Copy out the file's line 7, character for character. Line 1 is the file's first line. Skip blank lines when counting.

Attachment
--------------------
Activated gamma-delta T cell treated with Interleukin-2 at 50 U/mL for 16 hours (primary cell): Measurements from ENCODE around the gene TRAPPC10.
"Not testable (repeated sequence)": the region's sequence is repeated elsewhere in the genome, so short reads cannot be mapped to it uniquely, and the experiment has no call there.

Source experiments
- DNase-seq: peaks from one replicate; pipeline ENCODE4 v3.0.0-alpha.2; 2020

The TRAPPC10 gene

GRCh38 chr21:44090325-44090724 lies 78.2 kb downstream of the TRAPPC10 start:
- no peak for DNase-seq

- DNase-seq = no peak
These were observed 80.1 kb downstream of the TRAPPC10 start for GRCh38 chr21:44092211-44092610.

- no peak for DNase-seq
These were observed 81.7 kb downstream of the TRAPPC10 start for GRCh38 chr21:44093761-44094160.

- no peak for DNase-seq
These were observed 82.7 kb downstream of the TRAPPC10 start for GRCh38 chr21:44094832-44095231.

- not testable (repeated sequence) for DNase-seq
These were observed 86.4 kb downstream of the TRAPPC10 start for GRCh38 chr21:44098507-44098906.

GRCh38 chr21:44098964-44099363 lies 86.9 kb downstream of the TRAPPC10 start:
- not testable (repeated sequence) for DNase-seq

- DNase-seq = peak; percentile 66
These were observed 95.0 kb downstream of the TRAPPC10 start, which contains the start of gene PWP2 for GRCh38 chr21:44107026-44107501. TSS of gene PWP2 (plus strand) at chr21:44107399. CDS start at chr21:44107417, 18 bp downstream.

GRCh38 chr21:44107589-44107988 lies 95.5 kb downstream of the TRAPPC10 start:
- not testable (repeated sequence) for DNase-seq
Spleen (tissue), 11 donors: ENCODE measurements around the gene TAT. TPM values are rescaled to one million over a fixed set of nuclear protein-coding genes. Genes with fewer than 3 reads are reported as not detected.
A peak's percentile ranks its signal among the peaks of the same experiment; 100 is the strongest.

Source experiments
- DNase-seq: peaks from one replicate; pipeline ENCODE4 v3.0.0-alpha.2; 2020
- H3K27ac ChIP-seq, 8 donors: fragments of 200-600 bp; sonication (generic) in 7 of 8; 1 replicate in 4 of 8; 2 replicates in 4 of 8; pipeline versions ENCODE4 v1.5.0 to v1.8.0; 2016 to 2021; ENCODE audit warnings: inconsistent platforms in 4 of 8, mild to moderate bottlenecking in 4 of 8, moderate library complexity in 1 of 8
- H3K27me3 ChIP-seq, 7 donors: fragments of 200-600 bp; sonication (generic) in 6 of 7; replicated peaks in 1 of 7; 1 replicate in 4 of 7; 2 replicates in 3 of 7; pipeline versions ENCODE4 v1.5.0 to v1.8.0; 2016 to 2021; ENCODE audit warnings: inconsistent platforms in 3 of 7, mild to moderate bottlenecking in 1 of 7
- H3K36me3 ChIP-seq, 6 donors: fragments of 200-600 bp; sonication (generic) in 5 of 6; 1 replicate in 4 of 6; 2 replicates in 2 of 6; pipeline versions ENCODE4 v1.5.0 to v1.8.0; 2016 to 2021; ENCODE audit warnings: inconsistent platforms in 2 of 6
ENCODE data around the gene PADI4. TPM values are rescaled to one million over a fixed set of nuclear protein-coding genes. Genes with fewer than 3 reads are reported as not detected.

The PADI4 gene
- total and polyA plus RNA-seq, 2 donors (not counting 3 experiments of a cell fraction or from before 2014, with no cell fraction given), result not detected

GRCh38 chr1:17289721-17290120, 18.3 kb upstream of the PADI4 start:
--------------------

- no peak for DNase-seq